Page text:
I have to confess and I realize that this makes me lose some of my “cool points”, but I don’t listen to much Bob Dylan. In fact until recently I couldn’t name one of his songs.

But he seemed like a fascinating character that peaked my curiosity so I found a memoir on sale at the local bookstore and bough it for a friend who really likes Dylan and decided to read it first. (I know I am a good friend, right?)

First of all I really like the writing style, it felt current, like it was written yesterday because it was dealing with principles that are timeless. Dylan seemed to struggle with what we are all struggling with which I believe is how to create.  We all have our own personal Mount Everest that we were put here on this earth to climb, but sadly many of us feel like we just aren’t cut out to be mountain-climbers.


Bob Dylan seemed to be the opposite of a Rebel-without-a-cause.  He knew exactly the kind of music he wanted to create even though it wasn’t mainstream and wouldn’t make him famous.  The irony is that his passion and integrity made him more marketable than the best formulas for popular music.  We can relate to passion.  We can relate to wanting to change a broken system.

I was most surprised by Bob Dylan’s family values. Once he started his family he was fiercely dedicated to privacy and being a good father and husband.  He packed up and moved and even created an alter-ego version of himself, put out a couple bad records, and destroyed his PR so the press would leave him alone.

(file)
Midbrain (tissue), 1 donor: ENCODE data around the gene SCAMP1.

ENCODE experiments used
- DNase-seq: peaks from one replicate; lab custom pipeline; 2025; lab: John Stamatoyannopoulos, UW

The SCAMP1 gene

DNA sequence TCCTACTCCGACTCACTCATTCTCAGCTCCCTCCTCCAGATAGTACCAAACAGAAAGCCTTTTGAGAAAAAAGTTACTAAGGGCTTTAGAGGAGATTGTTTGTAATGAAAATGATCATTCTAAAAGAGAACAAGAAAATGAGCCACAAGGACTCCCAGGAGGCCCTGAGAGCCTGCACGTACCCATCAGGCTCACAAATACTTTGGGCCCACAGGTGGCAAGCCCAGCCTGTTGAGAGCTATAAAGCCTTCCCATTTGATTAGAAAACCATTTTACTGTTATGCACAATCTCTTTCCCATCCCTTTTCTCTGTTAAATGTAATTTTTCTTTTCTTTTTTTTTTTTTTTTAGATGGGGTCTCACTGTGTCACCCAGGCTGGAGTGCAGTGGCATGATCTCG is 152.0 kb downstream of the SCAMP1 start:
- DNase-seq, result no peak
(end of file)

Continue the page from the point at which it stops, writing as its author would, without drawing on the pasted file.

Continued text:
I guess that is the problem with taking a stand is that people want you to lead a revolution.  Dylan didn’t seem as interested in starting a revolution as he was in perfecting his art.


The most entertaining portions of the book for me were the sections that dealt with Dylan’s relationship with the press.  Apparently in his very first interview he decided on the spot that this person was asking the wrong questions, silly, trivial questions.  Which seem to be the only type of questions most media people are interested in.  So he made stuff up.
He created an on the spot biography that followed him for years and made him even more mysterious which made more media ask more lame questions and so on and so forth.
Later in his life he had a wife and children and moved to Woodstock.  His songs were being heard as a call-to-arms for anti-war and anti-government groups who would organize protests and have crowds assemble in front of his home and demand him to be their leader.  Bob was not interested.  But they wouldn’t stop. They followed him everywhere and he realized the only way to stop it was to destroy his public image. Which didn’t seem to bother him much. So he poured a bottle of whiskey over his head and headed into a local store, made a scene, making sure a lot of people witnessed it and waited for the papers to pick up on the story.  He then recorded what he called a bad album filled with lifeless songs to make himself appear washed up.  After months of trying it worked. They moved again and finally got some solace.

It is enigmatic that a man not interested in fame became one of the most famous recording artists of all time.  His music inspired generations of musicians and he is still an unseen force in music today.


  1. Family is more important than you career or reputation.  My word may be my bond, but my family is my legacy.
  2. I need to read more.
  3. I need to stop being so lazy about what kind of music I listen to. I am always just turning on the radio and getting frustrated by the lack of creativity and substance instead of seeking out good music and enjoying it.
  4. The press was ignorant even back in the 50s and 60s as to what is actually important.
  5. I thought that there used to be all this great music and no empty songs but today it has just got bad.  I guess not.  There was always a surplus of formulaic empty pop songs.
  6. I like Bob Dylan.